Wagner: Orchestral Music (CD review)
It's hard for any disc to go wrong when the conductor and orchestra are working with the music of German composer Richard Wagner (1813-1883), especially when the conductor and orchestra are among the best in the world. So it goes with this album of Wagner orchestral music from the late Maestro Claudio Abbado and the Berlin Philharmonic. The Overture to Tannhauser, the Prelude from Parsifal, a suite from Parsifal, and the Prelude and Liebestod from Tristan und Isolde comprise the goods. The interpretive results vary from more than adequate to excellent.
Fact is, though, there is a good deal of competition out there for Wagner orchestral music, and it may take something more than merely "more than adequate" to persuade buyers to part with their hard-earned cash for yet another collection of stuff they probably already have. Admittedly, record companies don't record suites from Parsifal very often, so for that reason alone one might want the disc. But for me, the reason for purchase is the Tristan music. It's as lush and romantic as any interpretation I've heard, perfectly befitting the doomed love affair it describes. The Tannhauser Overture and Parsifal Prelude, however, seem a bit more perfunctory; as I say, still adequate but not great. Not in the category of a Karajan with the same orchestra and label, for instance, or a Klemperer on his splendid collection of Wagner music reissued by EMI (Warner) in their "Great Recordings of the Century" series, which I'd like to take this moment to recommend all over again.
Anyway, Abbado's way with Wagner is quite rhythmic and melodious. He tends to bring out all the sweetness in a composer who sometimes can seem only rather grandiose and imposing. Abbado tends to caress the lines a bit more than other conductors and coax more-relaxed yet still penetrating performances from the music. It means Wagner is still Wagner, but his music appears more approachable than ever.
In the early days of digital sound, DG's sonic efforts for people like Karajan seemed to me too hard and brittle, so over the years the company appeared to tone it down and make things more realistic and listenable. With this release they may have erred too much in the opposite direction. They recorded the two Preludes and the Liebestod on this recording live in the Grosses Festspielhaus, Salzburg, in 2002 and recorded the rest of the music in the Philharmonie, Berlin, in 2000. In both cases, the sound is a little soft and laid-back, so much so that at times it obscures some of inner-midrange detail. For a comparison, I listened to the Klemperer recordings made thirty or more years earlier to hear a difference in clarity and realism. Not that Abbado and company sound bad; indeed, they are quite pleasing and easy on the ear, and the slightly softer, warmer focus may actually be a blessing in the Tristan und Isolde music, imparting to it a more dreamlike quality.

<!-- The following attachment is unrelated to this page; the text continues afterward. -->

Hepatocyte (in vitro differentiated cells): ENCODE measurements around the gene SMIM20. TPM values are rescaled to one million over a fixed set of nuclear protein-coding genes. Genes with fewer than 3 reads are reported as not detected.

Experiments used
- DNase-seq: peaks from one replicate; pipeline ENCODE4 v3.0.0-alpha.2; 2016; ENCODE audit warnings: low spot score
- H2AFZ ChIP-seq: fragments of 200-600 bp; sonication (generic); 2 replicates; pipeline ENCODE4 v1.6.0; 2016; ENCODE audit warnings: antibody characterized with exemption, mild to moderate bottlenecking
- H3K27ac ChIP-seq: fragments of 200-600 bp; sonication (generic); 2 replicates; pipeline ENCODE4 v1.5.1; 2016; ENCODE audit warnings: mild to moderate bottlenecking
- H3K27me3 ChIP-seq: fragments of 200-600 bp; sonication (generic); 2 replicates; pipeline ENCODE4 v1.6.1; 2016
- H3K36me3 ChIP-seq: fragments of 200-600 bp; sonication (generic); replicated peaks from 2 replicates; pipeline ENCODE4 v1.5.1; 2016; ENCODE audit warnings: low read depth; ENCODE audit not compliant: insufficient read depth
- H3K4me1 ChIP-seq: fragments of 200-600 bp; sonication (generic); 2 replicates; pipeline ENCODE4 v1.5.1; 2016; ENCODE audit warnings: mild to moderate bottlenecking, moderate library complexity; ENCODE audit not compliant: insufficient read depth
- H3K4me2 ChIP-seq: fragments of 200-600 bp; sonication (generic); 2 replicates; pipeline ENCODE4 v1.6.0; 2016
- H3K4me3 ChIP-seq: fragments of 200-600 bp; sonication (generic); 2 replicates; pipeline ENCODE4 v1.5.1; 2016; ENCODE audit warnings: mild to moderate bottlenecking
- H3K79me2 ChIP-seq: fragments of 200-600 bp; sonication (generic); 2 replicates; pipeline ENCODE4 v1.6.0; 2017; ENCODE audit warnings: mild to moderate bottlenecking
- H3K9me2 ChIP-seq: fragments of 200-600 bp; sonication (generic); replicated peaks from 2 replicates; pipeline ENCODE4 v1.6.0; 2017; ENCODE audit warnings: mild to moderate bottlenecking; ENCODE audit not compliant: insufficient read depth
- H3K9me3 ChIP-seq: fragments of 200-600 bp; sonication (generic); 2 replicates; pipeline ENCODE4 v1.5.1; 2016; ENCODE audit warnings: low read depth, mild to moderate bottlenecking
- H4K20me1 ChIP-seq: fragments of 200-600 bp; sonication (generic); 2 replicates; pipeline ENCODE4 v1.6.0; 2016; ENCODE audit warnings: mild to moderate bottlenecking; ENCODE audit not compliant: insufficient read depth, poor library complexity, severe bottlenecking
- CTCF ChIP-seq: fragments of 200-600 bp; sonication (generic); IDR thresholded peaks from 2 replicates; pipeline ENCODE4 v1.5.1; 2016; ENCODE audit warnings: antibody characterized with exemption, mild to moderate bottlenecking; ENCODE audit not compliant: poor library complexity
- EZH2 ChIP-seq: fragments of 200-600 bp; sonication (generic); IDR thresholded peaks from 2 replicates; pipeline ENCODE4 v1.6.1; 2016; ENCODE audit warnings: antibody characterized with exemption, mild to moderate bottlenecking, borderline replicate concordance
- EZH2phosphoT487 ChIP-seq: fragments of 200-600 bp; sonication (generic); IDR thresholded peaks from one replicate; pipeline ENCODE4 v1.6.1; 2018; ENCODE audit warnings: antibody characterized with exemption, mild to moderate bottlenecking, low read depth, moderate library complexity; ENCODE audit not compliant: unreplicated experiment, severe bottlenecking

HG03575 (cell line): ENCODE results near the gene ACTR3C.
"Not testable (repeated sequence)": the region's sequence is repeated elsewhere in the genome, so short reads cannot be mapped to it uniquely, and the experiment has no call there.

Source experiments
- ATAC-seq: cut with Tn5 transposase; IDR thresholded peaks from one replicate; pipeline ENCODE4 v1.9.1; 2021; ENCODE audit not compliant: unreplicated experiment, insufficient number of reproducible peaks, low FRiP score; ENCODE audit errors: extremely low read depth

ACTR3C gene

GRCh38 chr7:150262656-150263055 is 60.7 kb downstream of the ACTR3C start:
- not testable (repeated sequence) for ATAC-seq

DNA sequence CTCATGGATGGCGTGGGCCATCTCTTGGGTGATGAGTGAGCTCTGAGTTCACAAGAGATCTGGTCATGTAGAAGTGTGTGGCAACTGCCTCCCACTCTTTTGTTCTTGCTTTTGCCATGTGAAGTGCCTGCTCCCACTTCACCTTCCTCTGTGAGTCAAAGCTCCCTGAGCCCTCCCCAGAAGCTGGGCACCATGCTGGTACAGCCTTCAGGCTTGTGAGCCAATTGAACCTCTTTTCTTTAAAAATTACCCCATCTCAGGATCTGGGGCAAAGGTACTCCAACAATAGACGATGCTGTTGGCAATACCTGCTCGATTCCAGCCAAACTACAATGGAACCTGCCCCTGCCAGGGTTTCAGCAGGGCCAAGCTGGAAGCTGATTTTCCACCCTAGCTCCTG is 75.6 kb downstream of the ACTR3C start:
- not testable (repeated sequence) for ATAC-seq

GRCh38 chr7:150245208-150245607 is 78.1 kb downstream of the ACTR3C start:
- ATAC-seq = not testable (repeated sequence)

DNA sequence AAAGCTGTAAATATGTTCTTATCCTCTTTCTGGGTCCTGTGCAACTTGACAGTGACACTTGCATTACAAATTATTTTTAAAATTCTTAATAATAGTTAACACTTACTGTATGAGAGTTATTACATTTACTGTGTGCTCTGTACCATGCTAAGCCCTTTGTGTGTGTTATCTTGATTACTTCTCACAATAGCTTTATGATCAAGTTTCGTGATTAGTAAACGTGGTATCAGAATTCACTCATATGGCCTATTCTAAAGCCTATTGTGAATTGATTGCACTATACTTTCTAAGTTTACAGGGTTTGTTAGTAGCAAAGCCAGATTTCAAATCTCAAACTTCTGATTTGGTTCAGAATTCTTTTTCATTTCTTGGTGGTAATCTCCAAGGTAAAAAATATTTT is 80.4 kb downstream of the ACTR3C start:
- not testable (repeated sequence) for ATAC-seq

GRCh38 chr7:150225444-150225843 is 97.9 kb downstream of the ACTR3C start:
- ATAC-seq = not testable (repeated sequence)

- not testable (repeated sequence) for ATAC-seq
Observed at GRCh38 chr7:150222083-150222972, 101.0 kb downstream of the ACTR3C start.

In any case, the Berlin Philharmonic is, as always, in splendid form, producing as rich and precise a presentation as any you're likely to hear; Maestro Abbado serves up a tasty heaping of Wagner's most romantic Romanticism, at his absolute best, as I say, in the lush textures of Tristan und Isolde; and DG's engineers serve up a mellow concoction of sounds. Personally, I would not recommend the disc as an absolute and only first choice in Wagner, but for the collector who has everything it's probably a must buy.
To listen to a few brief excerpts from this album, click here:
William (Bill) Heck, Contributing Reviewer
Among my early childhood memories are those of listening to my mother playing records (some even 78 rpm ones!) of both classical music and jazz tunes. I suppose that her love of music was transmitted genetically, and my interest was sustained by years of playing in rock bands – until I realized that this was no way to make a living. The interest in classical music was rekindled in grad school when the university FM station serving as background music for studying happened to play the Brahms First Symphony. As the work came to an end, it struck me forcibly that this was the most beautiful thing I had ever heard, and from that point on, I never looked back. This revelation was to the detriment of my studies, as I subsequently spent way too much time simply listening, but music has remained a significant part of my life. These days, although I still can tell a trumpet from a bassoon and a quarter note from a treble clef, I have to admit that I remain a nonexpert. But I do love music in general and classical music in particular, and I enjoy sharing both information and opinions about it.
The audiophile bug bit about the same time that I returned to that classical music. I’ve gone through plenty of equipment, brands from Audio Research to Yamaha, and the best of it has opened new audio insights. Along the way, I reviewed components, and occasionally recordings, for The $ensible Sound magazine. Recently I’ve rebuilt--I prefer to say reinvigorated--my audio system, with a Sangean FM HD tuner and (for the moment) an ancient Toshiba multi-format disk player serving as a transport, both feeding a NAD C 658 streaming preamp/DAC, which in turn connects to a Legacy Powerbloc2 amplifier driving my trusty Waveform Mach Solo speakers, supplemented by a Hsu Research ULS 15 Mk II subwoofer.